Track surveys – the secret to the ideal ride experience

 

“200 percent” smiles Nicole Fitz through the whirr of the tracks from the new Taron roller coaster as she calls over to the engineers on the supports. Any less and she would be unhappy. Nicole Fitz is a qualified surveying technician from the company Geosys-Eber and has travelled all the way from Bavaria to survey the Taron track in the new themed world of Klugheim. The Munich-based specialists have already completed countless successful surveys, including the whole of Ferrari World in Abu Dhabi. In the heat of this desert city, Nicole Fitz and her colleagues surveyed the track of the world’s fastest roller coaster, Formula Rossa – which makes them the ideal team to survey Taron’s tracks. The task requires ultimate precision and sound accuracy, even under the toughest conditions.

An extra step for ultimate enjoyment

The track survey is the final, but very important, cog that we can adjust to make sure Taron offers an amazing ride experience. It allows us to once again check whether the multi-launch coaster’s train rattles unevenly or glides smoothly over the tracks.

However, track surveys are not a standard procedure when building roller coasters. This extra step is seldom used as it requires a great deal of extra time, meaning that quality is often sacrificed under time pressure. And this is despite the fact that the track connections being moved by a distance no thicker than a piece of paper can have an enormous effect: Instead of the looser ride feeling full of comfort and adrenaline that we are so passionate about, Taron’s journey through Klugheim would become a jerky, unenjoyable trip. If the tracks were to deviate from the calculated value by even the tiniest 0.2 millimetres, ride enjoyment would be lost.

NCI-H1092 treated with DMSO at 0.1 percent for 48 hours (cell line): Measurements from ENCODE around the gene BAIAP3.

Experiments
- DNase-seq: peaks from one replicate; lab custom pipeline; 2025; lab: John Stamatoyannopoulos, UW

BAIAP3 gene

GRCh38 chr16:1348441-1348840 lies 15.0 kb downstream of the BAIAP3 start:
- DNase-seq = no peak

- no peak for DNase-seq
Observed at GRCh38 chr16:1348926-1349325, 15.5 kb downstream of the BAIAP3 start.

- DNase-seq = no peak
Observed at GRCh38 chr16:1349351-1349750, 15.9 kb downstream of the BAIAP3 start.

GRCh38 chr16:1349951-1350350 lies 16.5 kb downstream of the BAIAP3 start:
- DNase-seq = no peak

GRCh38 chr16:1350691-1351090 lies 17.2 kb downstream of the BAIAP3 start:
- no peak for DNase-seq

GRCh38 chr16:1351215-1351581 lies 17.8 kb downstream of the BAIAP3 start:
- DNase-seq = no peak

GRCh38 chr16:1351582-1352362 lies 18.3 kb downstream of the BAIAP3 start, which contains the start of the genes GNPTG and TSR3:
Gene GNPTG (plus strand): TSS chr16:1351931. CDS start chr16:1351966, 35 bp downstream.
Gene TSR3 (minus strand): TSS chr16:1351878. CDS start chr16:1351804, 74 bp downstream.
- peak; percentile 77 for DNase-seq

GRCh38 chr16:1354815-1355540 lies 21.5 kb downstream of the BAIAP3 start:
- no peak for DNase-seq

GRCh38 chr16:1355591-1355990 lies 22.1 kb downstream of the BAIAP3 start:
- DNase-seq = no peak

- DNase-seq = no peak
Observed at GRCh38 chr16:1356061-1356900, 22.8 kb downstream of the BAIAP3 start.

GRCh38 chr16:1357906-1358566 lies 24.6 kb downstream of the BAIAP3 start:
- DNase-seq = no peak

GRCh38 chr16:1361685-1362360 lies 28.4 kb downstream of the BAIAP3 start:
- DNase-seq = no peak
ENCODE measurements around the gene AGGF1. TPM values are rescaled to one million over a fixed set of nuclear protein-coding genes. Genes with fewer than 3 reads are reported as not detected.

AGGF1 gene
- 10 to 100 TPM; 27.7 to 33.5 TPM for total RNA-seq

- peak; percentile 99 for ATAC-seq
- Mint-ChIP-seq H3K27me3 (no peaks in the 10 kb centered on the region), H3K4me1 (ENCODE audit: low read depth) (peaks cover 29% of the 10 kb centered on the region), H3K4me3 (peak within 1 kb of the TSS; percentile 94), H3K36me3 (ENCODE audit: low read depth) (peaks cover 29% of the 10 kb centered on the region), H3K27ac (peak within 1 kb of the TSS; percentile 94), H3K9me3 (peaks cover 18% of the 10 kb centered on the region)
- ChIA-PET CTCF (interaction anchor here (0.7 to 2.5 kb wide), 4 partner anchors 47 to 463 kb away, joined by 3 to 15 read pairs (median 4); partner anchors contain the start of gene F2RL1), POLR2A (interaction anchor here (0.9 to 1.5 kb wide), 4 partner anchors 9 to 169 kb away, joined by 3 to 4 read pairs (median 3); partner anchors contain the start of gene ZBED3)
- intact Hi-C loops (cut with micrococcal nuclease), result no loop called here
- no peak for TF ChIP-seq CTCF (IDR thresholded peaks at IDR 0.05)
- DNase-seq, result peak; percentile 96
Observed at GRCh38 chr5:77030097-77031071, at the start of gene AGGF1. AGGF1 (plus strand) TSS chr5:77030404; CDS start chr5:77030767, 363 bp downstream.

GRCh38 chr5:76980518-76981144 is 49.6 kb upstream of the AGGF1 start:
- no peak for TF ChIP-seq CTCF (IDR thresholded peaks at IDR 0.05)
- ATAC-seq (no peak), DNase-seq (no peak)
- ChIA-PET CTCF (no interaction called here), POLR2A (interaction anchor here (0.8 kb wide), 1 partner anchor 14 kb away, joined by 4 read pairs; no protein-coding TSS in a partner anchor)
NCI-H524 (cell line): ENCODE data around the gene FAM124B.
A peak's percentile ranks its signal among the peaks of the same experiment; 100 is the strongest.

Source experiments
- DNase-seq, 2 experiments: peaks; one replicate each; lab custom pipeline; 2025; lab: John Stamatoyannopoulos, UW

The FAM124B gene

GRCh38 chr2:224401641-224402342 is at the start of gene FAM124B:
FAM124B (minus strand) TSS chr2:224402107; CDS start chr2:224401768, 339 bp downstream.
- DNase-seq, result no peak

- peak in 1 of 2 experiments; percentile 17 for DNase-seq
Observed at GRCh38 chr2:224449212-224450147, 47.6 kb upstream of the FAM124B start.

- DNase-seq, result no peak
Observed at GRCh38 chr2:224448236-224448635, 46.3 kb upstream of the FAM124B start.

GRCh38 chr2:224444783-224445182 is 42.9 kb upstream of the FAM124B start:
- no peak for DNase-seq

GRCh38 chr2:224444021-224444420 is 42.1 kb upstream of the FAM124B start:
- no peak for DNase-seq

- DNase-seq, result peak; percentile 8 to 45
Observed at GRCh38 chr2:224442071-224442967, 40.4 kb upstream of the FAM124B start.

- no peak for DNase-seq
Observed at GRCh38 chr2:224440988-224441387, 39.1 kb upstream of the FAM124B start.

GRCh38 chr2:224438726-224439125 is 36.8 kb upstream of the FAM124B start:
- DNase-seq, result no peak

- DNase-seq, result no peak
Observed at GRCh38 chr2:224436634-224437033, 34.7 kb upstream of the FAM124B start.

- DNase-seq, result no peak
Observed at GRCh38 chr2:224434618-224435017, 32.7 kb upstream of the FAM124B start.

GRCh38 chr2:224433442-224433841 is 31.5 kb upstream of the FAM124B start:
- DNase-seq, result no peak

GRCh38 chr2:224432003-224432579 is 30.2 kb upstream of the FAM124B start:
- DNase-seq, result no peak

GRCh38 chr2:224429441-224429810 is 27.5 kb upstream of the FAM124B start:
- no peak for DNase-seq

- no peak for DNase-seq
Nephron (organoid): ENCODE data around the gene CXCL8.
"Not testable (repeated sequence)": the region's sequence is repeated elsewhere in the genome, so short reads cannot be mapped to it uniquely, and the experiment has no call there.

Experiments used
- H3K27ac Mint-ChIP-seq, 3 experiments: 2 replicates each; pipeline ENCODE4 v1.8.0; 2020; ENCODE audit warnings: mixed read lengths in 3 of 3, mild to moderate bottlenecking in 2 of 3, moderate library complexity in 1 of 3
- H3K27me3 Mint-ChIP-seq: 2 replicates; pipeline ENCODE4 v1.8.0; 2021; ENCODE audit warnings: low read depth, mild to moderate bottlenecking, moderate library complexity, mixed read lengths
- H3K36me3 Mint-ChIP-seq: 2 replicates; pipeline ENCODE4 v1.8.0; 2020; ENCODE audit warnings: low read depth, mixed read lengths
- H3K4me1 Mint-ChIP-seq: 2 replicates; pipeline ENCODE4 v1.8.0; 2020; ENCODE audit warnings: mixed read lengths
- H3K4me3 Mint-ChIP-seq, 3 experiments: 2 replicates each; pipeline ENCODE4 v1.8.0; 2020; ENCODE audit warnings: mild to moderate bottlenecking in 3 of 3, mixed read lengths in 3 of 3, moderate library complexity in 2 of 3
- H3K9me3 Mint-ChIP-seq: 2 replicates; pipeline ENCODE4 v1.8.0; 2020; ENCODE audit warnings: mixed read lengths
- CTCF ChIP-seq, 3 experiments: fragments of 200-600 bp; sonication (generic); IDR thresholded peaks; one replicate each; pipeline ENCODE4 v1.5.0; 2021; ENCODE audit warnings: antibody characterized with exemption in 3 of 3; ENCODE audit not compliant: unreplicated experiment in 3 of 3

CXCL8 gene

That is why we have to take a particularly thorough look at the track to make sure that all of the effort that has gone into developing the innovative multi-launch coaster is reflected by the perfect ride. After all, we didn’t spend countless hours talking to our manufacturers Intamin for nothing, turning each and every “screw” and passionately discussing each detail until we got the perfect result. Be it the drama of the track layout, the quality of the track structure or the complete redevelopment of the train – we designed each element of the roller coaster with a single goal in mind: Creating a unique overall experience with the best possible ride for our guests. Perfectly surveyed tracks are more than just the icing on the cake, they are the final factor that determines whether Taron’s ride enjoyment succeeds or fails.

Ultimate precision packed tight against the mighty rocks

Faced with the adventurous building conditions, Taron’s track could not simply be built from start to finish; it had to grow piece by piece out of the themed world. The intricate track layout winds through the landscape of mighty rocks; many of the struts are embedded fully into the rocky formations or hidden away in ravines. Sometimes, there was just enough space for one hand as the engineers carefully manoeuvred these huge sections of track into position. A great deal of precision was required to make sure the connections between each of the track elements fit together perfectly.